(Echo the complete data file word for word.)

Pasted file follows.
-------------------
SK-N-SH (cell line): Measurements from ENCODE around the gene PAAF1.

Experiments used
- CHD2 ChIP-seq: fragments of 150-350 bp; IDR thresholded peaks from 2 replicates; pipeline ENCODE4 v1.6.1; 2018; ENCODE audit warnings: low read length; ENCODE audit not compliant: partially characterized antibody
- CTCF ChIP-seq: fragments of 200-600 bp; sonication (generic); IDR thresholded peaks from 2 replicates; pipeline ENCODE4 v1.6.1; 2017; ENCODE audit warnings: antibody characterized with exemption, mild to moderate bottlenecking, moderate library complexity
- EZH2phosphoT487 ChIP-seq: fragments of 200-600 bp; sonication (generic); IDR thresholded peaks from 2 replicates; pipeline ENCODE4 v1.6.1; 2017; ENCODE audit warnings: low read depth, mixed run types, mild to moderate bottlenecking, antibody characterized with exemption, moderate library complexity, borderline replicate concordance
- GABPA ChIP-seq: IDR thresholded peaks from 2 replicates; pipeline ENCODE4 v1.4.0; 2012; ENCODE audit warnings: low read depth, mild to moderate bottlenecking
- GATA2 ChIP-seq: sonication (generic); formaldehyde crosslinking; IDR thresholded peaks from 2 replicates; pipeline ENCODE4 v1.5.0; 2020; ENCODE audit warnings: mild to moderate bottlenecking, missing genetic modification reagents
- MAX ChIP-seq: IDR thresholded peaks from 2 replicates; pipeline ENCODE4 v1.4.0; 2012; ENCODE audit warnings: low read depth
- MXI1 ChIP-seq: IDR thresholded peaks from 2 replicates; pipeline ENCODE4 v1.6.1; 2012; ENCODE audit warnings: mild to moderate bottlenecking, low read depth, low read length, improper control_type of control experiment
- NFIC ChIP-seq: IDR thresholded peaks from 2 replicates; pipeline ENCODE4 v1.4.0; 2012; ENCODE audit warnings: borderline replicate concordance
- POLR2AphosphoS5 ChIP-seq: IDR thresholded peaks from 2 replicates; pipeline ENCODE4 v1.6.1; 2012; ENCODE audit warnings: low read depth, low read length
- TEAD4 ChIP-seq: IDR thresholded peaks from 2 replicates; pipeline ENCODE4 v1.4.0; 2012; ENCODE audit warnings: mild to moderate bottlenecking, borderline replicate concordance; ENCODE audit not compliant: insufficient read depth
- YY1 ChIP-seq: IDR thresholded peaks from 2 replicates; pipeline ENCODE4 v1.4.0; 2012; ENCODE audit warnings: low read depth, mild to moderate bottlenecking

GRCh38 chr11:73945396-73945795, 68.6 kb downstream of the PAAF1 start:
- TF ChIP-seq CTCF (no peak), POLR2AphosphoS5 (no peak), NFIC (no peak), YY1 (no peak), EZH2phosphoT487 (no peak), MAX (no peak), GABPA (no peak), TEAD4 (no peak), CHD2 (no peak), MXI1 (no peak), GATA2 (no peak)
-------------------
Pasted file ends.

SK-N-SH (cell line): Measurements from ENCODE around the gene PAAF1.

Experiments used
- CHD2 ChIP-seq: fragments of 150-350 bp; IDR thresholded peaks from 2 replicates; pipeline ENCODE4 v1.6.1; 2018; ENCODE audit warnings: low read length; ENCODE audit not compliant: partially characterized antibody
- CTCF ChIP-seq: fragments of 200-600 bp; sonication (generic); IDR thresholded peaks from 2 replicates; pipeline ENCODE4 v1.6.1; 2017; ENCODE audit warnings: antibody characterized with exemption, mild to moderate bottlenecking, moderate library complexity
- EZH2phosphoT487 ChIP-seq: fragments of 200-600 bp; sonication (generic); IDR thresholded peaks from 2 replicates; pipeline ENCODE4 v1.6.1; 2017; ENCODE audit warnings: low read depth, mixed run types, mild to moderate bottlenecking, antibody characterized with exemption, moderate library complexity, borderline replicate concordance
- GABPA ChIP-seq: IDR thresholded peaks from 2 replicates; pipeline ENCODE4 v1.4.0; 2012; ENCODE audit warnings: low read depth, mild to moderate bottlenecking
- GATA2 ChIP-seq: sonication (generic); formaldehyde crosslinking; IDR thresholded peaks from 2 replicates; pipeline ENCODE4 v1.5.0; 2020; ENCODE audit warnings: mild to moderate bottlenecking, missing genetic modification reagents
- MAX ChIP-seq: IDR thresholded peaks from 2 replicates; pipeline ENCODE4 v1.4.0; 2012; ENCODE audit warnings: low read depth
- MXI1 ChIP-seq: IDR thresholded peaks from 2 replicates; pipeline ENCODE4 v1.6.1; 2012; ENCODE audit warnings: mild to moderate bottlenecking, low read depth, low read length, improper control_type of control experiment
- NFIC ChIP-seq: IDR thresholded peaks from 2 replicates; pipeline ENCODE4 v1.4.0; 2012; ENCODE audit warnings: borderline replicate concordance
- POLR2AphosphoS5 ChIP-seq: IDR thresholded peaks from 2 replicates; pipeline ENCODE4 v1.6.1; 2012; ENCODE audit warnings: low read depth, low read length
- TEAD4 ChIP-seq: IDR thresholded peaks from 2 replicates; pipeline ENCODE4 v1.4.0; 2012; ENCODE audit warnings: mild to moderate bottlenecking, borderline replicate concordance; ENCODE audit not compliant: insufficient read depth
- YY1 ChIP-seq: IDR thresholded peaks from 2 replicates; pipeline ENCODE4 v1.4.0; 2012; ENCODE audit warnings: low read depth, mild to moderate bottlenecking

GRCh38 chr11:73945396-73945795, 68.6 kb downstream of the PAAF1 start:
- TF ChIP-seq CTCF (no peak), POLR2AphosphoS5 (no peak), NFIC (no peak), YY1 (no peak), EZH2phosphoT487 (no peak), MAX (no peak), GABPA (no peak), TEAD4 (no peak), CHD2 (no peak), MXI1 (no peak), GATA2 (no peak)